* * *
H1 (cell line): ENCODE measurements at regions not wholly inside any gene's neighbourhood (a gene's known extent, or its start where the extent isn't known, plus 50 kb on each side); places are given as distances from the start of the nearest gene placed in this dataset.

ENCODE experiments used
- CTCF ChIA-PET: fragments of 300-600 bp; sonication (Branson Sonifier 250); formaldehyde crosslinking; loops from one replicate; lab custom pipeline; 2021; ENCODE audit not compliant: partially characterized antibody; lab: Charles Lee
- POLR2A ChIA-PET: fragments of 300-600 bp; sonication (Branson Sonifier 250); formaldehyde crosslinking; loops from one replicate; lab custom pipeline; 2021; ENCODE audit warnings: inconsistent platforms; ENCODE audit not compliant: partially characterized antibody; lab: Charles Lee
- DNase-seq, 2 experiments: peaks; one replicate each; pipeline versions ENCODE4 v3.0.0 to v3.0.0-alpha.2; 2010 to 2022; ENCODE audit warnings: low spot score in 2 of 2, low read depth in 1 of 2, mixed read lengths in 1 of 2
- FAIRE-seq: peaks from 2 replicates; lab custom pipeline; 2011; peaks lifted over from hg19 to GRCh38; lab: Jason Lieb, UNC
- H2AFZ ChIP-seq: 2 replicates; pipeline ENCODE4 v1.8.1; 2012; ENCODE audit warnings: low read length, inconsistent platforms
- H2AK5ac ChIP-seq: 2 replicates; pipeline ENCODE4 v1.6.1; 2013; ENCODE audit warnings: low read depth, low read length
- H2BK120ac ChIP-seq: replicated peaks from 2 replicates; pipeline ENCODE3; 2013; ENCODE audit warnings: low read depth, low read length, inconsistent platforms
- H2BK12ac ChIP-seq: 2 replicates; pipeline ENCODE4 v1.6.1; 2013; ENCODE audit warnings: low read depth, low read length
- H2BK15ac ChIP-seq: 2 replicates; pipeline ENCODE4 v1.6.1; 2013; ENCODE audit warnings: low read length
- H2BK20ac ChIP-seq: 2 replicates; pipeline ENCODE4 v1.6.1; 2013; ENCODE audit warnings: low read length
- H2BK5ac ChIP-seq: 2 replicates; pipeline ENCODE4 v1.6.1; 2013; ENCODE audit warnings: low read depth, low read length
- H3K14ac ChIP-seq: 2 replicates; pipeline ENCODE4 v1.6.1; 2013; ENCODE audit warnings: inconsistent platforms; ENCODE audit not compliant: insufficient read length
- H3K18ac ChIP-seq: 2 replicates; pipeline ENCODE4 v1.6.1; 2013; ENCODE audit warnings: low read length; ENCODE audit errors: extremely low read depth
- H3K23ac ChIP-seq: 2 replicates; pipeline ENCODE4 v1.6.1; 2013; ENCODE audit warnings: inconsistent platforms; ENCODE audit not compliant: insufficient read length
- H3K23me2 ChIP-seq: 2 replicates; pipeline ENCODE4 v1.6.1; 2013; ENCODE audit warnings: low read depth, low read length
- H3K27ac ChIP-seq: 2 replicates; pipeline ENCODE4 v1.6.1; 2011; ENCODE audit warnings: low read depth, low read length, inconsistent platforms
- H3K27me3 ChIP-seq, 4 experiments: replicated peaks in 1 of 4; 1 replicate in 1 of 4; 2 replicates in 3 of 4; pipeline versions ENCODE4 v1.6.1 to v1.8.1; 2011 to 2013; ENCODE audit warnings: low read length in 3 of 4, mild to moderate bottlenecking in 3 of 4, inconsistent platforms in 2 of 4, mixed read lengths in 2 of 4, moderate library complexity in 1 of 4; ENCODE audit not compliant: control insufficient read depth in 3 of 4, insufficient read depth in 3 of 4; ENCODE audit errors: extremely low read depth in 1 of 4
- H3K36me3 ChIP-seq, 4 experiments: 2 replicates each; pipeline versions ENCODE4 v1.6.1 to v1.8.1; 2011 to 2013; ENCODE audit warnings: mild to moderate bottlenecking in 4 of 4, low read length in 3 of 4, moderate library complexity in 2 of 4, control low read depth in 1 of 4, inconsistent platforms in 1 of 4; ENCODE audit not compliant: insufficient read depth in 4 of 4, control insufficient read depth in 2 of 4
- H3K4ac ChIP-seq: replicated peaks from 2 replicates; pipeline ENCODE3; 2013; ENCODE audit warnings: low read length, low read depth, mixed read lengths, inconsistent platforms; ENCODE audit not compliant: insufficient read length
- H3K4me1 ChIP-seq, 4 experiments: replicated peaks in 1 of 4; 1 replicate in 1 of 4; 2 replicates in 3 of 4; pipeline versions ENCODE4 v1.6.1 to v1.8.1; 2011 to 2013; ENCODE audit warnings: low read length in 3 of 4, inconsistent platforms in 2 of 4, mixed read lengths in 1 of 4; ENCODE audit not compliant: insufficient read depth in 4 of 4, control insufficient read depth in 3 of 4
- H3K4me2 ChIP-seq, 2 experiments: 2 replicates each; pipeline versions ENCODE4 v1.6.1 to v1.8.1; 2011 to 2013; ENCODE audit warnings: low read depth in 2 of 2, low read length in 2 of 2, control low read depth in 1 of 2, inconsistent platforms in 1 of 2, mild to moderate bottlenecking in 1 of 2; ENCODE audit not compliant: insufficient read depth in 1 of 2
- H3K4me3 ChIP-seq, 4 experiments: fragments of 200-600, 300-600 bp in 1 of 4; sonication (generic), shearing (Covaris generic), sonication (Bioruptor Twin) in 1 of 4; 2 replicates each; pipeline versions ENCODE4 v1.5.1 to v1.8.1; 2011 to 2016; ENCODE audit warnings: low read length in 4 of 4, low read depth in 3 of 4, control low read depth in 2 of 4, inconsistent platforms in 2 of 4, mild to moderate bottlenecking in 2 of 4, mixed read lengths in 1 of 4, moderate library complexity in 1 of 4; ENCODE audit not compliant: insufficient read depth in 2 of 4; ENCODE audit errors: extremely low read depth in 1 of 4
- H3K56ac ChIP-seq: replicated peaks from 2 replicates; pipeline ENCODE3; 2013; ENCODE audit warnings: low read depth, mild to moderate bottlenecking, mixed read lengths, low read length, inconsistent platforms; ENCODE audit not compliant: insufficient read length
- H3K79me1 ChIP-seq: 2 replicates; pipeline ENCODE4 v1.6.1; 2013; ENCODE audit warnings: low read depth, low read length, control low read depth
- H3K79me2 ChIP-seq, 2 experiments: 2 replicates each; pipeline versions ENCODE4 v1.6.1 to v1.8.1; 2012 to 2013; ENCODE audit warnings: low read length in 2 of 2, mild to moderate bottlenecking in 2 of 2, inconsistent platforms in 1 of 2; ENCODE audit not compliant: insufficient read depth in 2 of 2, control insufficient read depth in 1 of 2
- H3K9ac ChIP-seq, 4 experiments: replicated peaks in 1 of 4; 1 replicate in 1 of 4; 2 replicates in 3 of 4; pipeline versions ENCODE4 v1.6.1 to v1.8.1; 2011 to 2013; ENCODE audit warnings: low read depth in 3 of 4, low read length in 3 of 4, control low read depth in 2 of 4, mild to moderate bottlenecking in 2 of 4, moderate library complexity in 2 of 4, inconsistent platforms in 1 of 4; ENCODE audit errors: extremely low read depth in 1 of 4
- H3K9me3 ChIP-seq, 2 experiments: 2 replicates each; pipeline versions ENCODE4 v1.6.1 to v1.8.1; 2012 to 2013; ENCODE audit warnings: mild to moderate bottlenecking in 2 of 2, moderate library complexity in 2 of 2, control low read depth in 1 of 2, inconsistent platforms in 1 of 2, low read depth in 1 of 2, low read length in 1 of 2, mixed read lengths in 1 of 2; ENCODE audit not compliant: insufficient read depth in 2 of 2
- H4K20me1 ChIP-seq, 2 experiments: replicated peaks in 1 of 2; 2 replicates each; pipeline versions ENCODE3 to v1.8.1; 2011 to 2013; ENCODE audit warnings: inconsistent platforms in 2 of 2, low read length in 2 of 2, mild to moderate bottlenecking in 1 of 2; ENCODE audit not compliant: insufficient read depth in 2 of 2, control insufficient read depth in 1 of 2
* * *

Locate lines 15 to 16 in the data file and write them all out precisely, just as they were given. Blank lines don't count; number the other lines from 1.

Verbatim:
- H3K18ac ChIP-seq: 2 replicates; pipeline ENCODE4 v1.6.1; 2013; ENCODE audit warnings: low read length; ENCODE audit errors: extremely low read depth
- H3K23ac ChIP-seq: 2 replicates; pipeline ENCODE4 v1.6.1; 2013; ENCODE audit warnings: inconsistent platforms; ENCODE audit not compliant: insufficient read length